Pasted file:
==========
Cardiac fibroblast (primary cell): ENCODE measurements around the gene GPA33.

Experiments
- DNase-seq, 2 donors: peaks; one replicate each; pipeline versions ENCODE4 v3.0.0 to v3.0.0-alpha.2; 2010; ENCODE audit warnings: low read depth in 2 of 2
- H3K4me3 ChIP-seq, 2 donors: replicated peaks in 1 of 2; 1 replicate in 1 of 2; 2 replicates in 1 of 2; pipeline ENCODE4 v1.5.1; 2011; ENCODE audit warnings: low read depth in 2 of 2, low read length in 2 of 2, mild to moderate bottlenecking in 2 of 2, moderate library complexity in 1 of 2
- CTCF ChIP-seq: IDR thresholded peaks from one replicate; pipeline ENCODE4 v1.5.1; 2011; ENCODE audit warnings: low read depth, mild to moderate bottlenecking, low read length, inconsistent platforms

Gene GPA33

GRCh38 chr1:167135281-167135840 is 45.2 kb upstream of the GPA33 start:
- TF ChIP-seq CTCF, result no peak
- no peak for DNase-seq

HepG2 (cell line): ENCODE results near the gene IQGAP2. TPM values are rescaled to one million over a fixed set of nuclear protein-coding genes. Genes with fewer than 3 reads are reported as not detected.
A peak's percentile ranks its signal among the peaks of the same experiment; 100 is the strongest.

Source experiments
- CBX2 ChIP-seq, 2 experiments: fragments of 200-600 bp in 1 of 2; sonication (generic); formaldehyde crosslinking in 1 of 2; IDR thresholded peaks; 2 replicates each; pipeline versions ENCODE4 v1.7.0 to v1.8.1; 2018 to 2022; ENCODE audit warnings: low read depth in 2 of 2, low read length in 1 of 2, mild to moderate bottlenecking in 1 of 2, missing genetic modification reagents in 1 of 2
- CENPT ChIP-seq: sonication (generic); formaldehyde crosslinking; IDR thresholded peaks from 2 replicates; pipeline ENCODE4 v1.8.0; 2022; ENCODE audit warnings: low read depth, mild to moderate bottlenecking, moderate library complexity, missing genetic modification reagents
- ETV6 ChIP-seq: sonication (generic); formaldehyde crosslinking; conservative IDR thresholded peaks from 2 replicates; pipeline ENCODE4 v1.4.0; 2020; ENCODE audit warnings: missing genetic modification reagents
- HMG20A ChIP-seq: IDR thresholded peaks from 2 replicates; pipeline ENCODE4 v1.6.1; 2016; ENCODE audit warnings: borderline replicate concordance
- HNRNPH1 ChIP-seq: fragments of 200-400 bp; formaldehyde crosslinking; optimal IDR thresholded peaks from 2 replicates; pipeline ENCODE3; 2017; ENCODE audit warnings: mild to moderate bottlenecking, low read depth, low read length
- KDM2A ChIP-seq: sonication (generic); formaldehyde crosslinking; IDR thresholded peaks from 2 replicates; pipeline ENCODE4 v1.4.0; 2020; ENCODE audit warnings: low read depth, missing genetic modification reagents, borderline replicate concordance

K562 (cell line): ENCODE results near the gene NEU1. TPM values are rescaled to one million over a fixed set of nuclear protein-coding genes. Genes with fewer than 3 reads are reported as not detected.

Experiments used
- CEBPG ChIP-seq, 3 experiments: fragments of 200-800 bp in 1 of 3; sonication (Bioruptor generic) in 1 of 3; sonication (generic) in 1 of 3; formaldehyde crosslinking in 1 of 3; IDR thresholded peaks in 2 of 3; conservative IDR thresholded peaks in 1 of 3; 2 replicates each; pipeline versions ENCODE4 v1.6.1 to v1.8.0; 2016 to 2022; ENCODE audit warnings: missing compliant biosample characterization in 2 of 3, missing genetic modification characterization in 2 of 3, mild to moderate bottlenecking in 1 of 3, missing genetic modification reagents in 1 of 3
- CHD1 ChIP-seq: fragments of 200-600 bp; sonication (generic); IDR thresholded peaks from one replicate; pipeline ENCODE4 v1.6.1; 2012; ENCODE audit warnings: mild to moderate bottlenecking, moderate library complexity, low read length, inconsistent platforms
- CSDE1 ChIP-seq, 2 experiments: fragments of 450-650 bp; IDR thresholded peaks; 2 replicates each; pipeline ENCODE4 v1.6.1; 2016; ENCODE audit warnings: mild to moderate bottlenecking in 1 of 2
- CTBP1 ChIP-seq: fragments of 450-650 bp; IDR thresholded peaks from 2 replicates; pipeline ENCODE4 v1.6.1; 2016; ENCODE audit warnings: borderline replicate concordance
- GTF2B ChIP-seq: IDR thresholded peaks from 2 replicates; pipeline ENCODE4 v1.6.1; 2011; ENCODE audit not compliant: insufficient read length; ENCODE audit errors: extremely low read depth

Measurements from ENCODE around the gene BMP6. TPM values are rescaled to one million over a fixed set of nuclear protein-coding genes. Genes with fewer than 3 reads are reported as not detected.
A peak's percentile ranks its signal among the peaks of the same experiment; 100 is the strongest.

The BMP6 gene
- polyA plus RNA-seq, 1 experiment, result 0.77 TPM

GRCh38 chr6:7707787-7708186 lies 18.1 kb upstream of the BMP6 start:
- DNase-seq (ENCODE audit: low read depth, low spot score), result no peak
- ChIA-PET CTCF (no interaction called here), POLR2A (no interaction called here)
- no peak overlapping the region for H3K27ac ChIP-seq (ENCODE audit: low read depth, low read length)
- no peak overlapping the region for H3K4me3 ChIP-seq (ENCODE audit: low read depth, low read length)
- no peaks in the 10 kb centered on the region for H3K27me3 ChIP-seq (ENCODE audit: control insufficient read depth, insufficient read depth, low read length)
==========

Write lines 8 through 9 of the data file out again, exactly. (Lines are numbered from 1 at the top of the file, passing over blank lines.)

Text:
- TF ChIP-seq CTCF, result no peak
- no peak for DNase-seq